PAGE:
Are your savings safe in a bank? This question has come to the fore after a reading of the clauses of the Financial Resolution and Deposit Insurance Bill, which was tabled in Parliament. Essentially, the Bill is for financial institutions like banks and insurance companies what the Insolvency and Bankruptcy Code is for non financial companies. It seeks to create a proper law that will help identify and resolve stressed financial institutions quickly.
The Bill provides for the setting up of a Resolution Corporation, which will classify financial institutions according to their risk of failure. It will replace the Deposit Insurance and Credit Guarantee Corporation. In a worst case scenario, where the financial institution is in deep trouble, the Resolution Corporation can take charge and initiate steps to resolve the crisis. The worries arise because the current provisions of the Bill allows the Resolution Corporation to take steps like cancelling the liabilities of the bank. Which would imply that deposits - which are essentially the bank's liabilities - can be cancelled if the bank runs into serious trouble. This is the "bail-in" clause that everyone is worried out. So far, banks in many countries have been "bailed out" by governments - which involves using public money to save the bank from failing. A bail-in would imply using the depositors' money to do the same.
Finance minister Arun Jaitley has said that depositors' money would be protected. However he has not clarified whether he is talking about the insured deposits or also the uninsured deposits.
Few people are aware that even today, the amount of your deposit insured in the bank (and therefore completely safe) is merely Rs 1 lakh. Anything beyond that is not explicitly guaranteed by any law or regulation or the government. Money deposited in banks have been considered completely safe so far because the government and the Reserve Bank of India (RBI) has never allowed any bank to fail. Strong banks have been nudged to take over weak banks that were on the verge of serious trouble, in the case of private banks. In the case of government owned banks, it is implied that the government will not allow the bank to collapse.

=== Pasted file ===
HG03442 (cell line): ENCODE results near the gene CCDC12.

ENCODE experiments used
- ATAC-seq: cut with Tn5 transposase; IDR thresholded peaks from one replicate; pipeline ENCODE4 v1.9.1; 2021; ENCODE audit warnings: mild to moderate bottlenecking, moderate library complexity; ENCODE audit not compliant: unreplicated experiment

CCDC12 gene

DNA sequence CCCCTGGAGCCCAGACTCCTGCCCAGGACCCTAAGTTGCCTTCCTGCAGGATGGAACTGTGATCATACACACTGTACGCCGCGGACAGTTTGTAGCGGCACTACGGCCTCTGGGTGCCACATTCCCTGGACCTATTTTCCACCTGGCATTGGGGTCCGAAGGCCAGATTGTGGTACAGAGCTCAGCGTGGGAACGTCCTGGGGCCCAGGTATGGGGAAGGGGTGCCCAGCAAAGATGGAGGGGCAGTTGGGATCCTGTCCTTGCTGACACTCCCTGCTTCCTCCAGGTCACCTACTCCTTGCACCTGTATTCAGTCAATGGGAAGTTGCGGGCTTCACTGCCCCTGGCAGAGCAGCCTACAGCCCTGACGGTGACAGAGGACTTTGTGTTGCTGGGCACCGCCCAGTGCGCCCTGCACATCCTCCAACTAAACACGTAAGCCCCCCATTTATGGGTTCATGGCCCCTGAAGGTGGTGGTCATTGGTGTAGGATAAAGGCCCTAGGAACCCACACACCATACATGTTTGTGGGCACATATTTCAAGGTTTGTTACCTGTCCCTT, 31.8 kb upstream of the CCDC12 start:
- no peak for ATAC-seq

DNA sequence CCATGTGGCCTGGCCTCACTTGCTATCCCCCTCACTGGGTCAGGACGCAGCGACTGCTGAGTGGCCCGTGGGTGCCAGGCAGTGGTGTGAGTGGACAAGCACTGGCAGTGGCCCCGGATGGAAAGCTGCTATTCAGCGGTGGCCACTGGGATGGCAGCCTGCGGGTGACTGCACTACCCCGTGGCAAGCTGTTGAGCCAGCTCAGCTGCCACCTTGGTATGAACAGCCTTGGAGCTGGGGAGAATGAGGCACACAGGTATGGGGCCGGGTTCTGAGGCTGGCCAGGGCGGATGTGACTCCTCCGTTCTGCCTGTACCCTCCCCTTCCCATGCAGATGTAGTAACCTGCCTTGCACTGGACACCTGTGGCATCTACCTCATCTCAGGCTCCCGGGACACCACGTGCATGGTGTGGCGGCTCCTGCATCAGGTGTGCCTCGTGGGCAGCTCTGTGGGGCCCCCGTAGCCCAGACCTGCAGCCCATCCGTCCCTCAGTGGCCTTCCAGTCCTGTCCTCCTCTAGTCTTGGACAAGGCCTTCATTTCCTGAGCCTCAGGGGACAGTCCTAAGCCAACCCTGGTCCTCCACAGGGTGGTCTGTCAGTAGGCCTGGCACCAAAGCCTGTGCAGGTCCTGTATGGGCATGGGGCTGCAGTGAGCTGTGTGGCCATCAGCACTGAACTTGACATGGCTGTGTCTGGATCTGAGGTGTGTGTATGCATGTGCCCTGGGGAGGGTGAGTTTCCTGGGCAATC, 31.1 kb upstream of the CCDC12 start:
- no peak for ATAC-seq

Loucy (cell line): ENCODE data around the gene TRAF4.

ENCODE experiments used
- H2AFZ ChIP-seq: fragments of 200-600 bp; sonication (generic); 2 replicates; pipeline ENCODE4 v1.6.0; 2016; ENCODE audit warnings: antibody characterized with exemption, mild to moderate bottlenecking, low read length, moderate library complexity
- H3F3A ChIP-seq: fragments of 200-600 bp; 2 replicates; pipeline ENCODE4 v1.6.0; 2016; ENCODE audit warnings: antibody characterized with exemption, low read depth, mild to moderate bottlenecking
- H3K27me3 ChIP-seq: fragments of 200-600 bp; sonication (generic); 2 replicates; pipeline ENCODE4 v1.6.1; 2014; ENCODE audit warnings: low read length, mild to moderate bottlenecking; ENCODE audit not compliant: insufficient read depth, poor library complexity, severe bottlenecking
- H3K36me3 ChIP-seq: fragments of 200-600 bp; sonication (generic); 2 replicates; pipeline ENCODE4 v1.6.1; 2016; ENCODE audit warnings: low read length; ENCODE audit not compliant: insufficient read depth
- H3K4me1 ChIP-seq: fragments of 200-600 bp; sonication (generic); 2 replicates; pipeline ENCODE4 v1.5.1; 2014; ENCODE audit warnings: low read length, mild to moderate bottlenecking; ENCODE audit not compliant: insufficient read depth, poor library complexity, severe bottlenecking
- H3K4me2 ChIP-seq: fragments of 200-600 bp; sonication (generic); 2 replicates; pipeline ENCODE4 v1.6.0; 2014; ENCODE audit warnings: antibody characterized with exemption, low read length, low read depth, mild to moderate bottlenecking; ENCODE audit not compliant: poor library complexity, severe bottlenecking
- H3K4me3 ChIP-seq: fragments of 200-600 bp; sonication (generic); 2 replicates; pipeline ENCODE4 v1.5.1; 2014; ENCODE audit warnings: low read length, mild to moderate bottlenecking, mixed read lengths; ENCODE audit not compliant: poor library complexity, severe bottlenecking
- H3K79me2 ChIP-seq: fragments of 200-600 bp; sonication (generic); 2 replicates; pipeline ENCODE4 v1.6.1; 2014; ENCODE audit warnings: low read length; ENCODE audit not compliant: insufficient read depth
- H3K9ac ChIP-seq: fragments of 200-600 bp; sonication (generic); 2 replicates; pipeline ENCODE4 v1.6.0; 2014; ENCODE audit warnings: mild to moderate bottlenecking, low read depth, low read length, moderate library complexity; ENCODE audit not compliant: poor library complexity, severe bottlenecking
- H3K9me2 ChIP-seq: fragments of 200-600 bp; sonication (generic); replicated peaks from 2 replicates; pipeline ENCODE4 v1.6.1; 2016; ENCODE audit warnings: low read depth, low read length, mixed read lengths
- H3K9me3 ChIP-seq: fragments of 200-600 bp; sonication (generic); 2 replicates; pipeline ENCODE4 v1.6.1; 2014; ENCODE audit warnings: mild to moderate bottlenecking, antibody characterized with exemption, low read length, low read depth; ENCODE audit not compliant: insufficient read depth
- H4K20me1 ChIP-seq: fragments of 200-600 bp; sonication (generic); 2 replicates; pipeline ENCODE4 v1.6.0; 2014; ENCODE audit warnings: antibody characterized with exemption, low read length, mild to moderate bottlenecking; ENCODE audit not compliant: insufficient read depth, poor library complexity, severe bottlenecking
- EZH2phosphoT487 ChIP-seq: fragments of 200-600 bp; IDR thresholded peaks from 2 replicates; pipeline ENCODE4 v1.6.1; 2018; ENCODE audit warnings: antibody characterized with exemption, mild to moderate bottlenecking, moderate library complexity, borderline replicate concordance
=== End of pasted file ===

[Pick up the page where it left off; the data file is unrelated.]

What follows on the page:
The FRDI Bill in its current form however has provisions of what can be done in case of a collapse. Under the FRDI Bill in its current form, insured depositors stand at the top of the queue in case assets need to be liquidated to pay back creditors after the collapse. The FRDI Bill does not say how much will be the amount insured - it could be Rs 1 lakh as it is currently, or more or less. That will probably be decided later.
Uninsured depositors come pretty well down the list of payees as this earlier article in Business Today (FRDI Bill: Depositors stand at fifth position in a bank liquidation by Anand Adhikari) points out. Their turn will come after insured depositors, legal costs of liquidation, secured creditors and workmen's dues for 24 months have been settled. That makes the bill pretty scary for most depositors.
But then the only implicit guarantee of your money in the bank being safe has always been the fact that the government and RBI has never allowed any bank to collapse so far. For any government, the political cost of allowing a bank to fail is too much, no matter how small the bank is. And that is essentially your only safeguard. Otherwise, your money is not all that safe in the bank anyway.